Author Topic: Event-driven programming  (Read 5128 times)

jj2007

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Event-driven programming
« on: January 28, 2017, 08:51:02 PM »
There is a remarkably poor Wikipedia page on Event-driven programming, therefore here a few examples on how it can be done in assembly, using the MasmBasic library.

Example #0: a full-fledged window with a menu, its event handler, and a message monitor
Code: [Select]
GuiParas equ "Event-driven programming in Assembly", x500, y20, w200, h200, cblack, b00FFFFD0h
GuiMenu equ @File, &Open, &Save, -, E&xit, @Edit, Undo, Copy, Paste
include \masm32\MasmBasic\Res\MbGui.asm

Event Menu ; this event returns MenuID
  Switch_ MenuID
  Case_ 0
MsgBox 0, "You clicked Open", "Hi", MB_OK ; first menu item has MenuID 0
  Default_
MsgBox 0, Str$("You clicked menu #%i", MenuID), "Hi", MB_OK ; MenuID=0, 1, 2, ...
  Endsw_

Event Message ; this event returns hWnd, uMsg, lParam, wParam
  inc msgCount ; if the internal msgCount variable
  deb 4, "msg", chg:msgCount ; changes, deb shows the current uMsg

GuiEnd

The code above creates a small window (w200, h200) with a menu. Every message passing the Event Message handler is being displayed in the console. As the screenshot below shows, in this specific moment mainly menu messages appeared.

jj2007

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Event-driven programming
« Reply #1 on: January 28, 2017, 08:53:58 PM »
Example #1 uses simple handlers for the WM_PAINT and WM_KEYDOWN messages:
Code: [Select]
include \masm32\MasmBasic\Res\MbGui.asm ; no GuiParas, no GuiMenu: defaults will be used
SetGlobals lastkey ; define a global variable

Event Key ; returns VKey, e.g. VK_A, VK_DOWN, ...
  mov lastkey, VKey
  If_ VKey==VK_F1 Then call You_Hit_F1
  GuiRefresh ; force a Paint event

Event Paint ; returns PtDC (=esi)
  invoke TextOut, PtDC, 20, 20, chr$("size the window or press a key to see how the ticks change"), 58
  invoke TextOut, PtDC, 20, 50, str$(rv(GetTickCount)), 10 ; str$ is a standard Masm32 macro; length 10 is guessed
  GuiText 20, 80, Str$("The last key was %i ", lastkey)         ; the GuiText macro provides more features then TextOut
  GuiText 150, 80, Chr$(" or rather: ", lastkey, " ") ; display the char pressed (may not work for special keys)
EndOfEvents ; put user procs below this line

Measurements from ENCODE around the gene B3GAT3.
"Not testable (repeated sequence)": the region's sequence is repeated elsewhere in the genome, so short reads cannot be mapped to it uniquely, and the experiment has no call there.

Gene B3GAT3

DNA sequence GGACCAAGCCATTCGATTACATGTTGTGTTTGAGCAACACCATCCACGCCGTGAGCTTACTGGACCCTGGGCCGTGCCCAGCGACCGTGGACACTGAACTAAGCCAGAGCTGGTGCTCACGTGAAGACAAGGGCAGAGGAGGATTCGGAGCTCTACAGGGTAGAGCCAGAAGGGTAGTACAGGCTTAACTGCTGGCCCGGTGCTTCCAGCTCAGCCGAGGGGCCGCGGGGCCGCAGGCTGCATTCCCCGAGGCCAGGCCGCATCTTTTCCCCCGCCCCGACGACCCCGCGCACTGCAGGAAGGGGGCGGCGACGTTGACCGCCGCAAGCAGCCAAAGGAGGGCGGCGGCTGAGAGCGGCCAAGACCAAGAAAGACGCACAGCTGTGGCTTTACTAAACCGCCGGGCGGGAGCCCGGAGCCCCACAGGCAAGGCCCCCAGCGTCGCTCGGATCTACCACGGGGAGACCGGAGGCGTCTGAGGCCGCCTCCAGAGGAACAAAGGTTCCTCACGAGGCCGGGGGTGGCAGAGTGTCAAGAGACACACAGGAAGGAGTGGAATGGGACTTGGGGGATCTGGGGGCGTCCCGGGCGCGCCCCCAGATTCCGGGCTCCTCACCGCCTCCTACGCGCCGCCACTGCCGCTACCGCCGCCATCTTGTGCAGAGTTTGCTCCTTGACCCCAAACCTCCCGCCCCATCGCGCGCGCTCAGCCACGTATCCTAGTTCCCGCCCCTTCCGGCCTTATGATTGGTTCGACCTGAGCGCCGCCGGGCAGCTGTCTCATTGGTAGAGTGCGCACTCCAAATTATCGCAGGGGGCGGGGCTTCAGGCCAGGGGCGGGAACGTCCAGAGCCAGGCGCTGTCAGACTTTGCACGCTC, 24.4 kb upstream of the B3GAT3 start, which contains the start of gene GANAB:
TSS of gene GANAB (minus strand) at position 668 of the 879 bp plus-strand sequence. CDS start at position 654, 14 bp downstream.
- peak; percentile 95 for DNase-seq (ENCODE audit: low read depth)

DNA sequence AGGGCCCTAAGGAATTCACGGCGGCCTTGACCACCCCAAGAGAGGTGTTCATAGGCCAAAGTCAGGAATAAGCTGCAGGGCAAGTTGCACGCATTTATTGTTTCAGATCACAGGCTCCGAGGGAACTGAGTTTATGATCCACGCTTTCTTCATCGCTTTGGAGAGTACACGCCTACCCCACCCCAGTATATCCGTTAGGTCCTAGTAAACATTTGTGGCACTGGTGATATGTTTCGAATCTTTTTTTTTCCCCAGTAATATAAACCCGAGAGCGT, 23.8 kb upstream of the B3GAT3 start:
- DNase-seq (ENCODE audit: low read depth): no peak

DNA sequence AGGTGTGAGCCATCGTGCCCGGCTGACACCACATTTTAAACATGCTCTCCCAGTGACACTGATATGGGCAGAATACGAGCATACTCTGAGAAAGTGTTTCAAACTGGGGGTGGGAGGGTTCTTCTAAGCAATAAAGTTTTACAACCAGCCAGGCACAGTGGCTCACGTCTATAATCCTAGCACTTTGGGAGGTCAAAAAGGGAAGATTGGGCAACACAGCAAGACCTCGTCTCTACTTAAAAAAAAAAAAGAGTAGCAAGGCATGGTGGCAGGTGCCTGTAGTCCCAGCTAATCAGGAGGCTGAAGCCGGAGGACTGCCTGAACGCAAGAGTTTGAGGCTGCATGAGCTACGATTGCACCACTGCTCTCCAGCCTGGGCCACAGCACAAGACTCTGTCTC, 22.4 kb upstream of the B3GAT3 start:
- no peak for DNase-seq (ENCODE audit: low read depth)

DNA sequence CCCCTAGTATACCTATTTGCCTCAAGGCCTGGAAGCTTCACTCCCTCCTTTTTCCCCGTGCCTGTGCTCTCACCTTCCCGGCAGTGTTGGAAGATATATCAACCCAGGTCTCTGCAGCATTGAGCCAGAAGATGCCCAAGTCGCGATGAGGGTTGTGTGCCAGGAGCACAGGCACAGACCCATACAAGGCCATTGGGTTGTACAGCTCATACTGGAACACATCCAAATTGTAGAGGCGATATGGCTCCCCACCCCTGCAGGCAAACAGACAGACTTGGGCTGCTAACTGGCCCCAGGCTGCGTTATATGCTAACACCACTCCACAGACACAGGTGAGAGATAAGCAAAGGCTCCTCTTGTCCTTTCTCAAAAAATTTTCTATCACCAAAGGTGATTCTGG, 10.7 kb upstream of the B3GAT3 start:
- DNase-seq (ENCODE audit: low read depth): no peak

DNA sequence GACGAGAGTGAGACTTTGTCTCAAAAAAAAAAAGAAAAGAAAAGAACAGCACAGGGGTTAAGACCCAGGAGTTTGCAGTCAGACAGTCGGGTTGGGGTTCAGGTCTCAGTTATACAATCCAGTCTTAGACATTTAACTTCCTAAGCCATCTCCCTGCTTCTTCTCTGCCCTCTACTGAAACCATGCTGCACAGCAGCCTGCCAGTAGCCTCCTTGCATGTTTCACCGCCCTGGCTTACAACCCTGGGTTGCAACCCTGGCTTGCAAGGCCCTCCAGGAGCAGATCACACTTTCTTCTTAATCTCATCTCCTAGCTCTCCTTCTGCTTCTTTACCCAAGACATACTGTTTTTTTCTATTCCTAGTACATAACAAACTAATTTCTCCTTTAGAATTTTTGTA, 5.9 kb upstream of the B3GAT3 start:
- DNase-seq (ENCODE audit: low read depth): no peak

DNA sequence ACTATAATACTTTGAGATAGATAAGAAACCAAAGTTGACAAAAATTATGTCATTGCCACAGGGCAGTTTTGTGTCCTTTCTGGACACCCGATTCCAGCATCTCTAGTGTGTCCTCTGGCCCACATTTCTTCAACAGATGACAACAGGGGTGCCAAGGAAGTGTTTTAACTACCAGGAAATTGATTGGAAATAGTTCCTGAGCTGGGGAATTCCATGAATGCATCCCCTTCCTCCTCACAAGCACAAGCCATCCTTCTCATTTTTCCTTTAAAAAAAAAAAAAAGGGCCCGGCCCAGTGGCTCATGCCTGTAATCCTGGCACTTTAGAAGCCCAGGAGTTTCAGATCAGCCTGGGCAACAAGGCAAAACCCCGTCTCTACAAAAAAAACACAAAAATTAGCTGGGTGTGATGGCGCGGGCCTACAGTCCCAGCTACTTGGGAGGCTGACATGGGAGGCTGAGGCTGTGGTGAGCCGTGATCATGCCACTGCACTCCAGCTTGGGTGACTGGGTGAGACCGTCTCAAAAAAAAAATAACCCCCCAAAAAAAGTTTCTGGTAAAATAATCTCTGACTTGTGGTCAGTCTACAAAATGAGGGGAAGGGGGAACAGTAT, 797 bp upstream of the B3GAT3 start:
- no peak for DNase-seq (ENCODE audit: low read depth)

You_Hit_F1:
  MsgBox 0, "No help, sorry...", "Hi", MB_OK
  ret
GuiEnd

When the user presses any key, the key event is triggered; if the key happens to be F1, an "external" routine placed after the events but before the end of the program (GuiEnd) is called.

During Event Key, the variable VKey (internally: edi), plus the booleans KeyCtrl, KeyAlt and KeyShift are available for the coder to decide any specific action, such as calling You_Hit_F1.

In the example above, the Paint event is being used to display the current ticks and the last pressed key, using both the standard Windows API TextOut and the GuiText macro.

jj2007

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Event-driven programming
« Reply #2 on: January 28, 2017, 09:26:16 PM »
Example #3 creates a window with a listbox and a richedit control that accepts dropped files and displays their content:
Code: [Select]
GuiParas equ "Dropping files is simple"
include \masm32\MasmBasic\Res\MbGui.asm

  GuiControl FilesBox, "listbox", w=200, x1000-175, +WS_BORDER
  GuiControl Content, "richedit", w=800

Event DropFiles
  SetListbox Files$()
  wMsgBox 0, wCat$(wStr$("%i files dropped, first one is\n[", Files$(?))+wRec$(Files$(0))+"], last one is "+CrLf$+"["+wRec$(Files$(Files$(?)-1))+"]"), "Event Dropfiles:", MB_OK or MB_TOPMOST

Event Notify
  .if NotifyCode==LBN_SELCHANGE
mov ecx, Files$(LbSel) ; get the name of the selected file
SetWin$ hContent=FileRead$(ecx) ; put its content into the richedit control
  .endif
GuiEnd

As the screenshot demonstrates, Unicode file names are no problem.

Attached is a single source with all examples. Open in RichMasm, select GuiParas and hit F6 to build them.

hutch--

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Re: Event-driven programming
« Reply #3 on: January 28, 2017, 10:44:47 PM »
Its an old terminology for a UI application that sets up a window, a message loop to dispatch system messages and a message processing procedure. The message handling procedure "WndProc" is the gate to manage "events" to which an action (click on a button etc ...) produces an event which you write code to respond to. It is the architecture of Windows 3.0 and later UI code.

The layout of a basic window is an application that sits idling until the system sends it a message to which it can respond. If the system sends a message to a window the message loop activates, passes the message to the WndProc which funnels it to the processing code.
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TWell

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Re: Event-driven programming
« Reply #4 on: January 29, 2017, 12:05:20 AM »
WndProc was since Windows 1.0 ;)

BlameTroi

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Re: Event-driven programming
« Reply #5 on: January 29, 2017, 12:27:26 AM »
Right after structures/pointers (dsects in my world), event-driven programming seemed to be the most difficult thing for new programmers to grasp. "Where's the mainline?"